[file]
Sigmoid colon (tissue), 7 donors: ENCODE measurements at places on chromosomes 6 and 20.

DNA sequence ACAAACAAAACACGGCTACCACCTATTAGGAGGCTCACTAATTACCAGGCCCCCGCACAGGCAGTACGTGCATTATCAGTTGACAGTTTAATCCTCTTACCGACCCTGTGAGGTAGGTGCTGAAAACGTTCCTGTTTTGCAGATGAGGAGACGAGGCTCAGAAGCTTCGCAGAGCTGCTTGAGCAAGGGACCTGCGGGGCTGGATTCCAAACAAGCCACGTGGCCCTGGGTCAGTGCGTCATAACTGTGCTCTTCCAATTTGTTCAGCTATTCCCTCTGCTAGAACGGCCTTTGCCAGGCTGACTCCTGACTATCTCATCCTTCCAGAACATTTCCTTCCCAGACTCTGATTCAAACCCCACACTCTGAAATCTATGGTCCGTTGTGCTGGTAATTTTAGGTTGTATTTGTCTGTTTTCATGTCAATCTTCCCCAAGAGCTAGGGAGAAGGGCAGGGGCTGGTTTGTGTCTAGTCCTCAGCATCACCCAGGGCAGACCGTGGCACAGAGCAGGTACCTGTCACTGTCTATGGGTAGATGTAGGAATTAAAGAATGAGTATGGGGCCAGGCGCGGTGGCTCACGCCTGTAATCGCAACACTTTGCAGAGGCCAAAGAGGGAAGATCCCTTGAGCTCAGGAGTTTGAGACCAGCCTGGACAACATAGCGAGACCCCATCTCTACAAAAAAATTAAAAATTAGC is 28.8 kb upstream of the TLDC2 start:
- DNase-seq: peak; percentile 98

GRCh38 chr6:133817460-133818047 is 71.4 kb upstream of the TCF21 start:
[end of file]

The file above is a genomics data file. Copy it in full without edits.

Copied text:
Sigmoid colon (tissue), 7 donors: ENCODE measurements at places on chromosomes 6 and 20.

DNA sequence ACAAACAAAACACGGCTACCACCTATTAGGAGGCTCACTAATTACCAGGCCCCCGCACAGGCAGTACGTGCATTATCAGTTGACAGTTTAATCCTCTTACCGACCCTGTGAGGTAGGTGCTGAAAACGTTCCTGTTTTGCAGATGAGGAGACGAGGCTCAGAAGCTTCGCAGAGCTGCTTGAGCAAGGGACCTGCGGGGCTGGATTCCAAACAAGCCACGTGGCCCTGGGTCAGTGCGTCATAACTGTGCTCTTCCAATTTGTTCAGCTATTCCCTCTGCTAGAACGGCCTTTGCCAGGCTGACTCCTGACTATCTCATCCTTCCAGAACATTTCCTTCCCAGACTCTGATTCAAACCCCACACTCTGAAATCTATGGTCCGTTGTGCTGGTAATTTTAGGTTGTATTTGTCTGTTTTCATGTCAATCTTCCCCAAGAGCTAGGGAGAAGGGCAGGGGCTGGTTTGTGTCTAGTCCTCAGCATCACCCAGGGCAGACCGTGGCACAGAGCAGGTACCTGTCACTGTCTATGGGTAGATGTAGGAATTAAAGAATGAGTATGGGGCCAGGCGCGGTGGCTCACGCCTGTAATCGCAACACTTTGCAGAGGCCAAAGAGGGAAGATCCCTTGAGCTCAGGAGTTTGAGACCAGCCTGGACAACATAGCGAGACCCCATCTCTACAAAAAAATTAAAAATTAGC is 28.8 kb upstream of the TLDC2 start:
- DNase-seq: peak; percentile 98

GRCh38 chr6:133817460-133818047 is 71.4 kb upstream of the TCF21 start: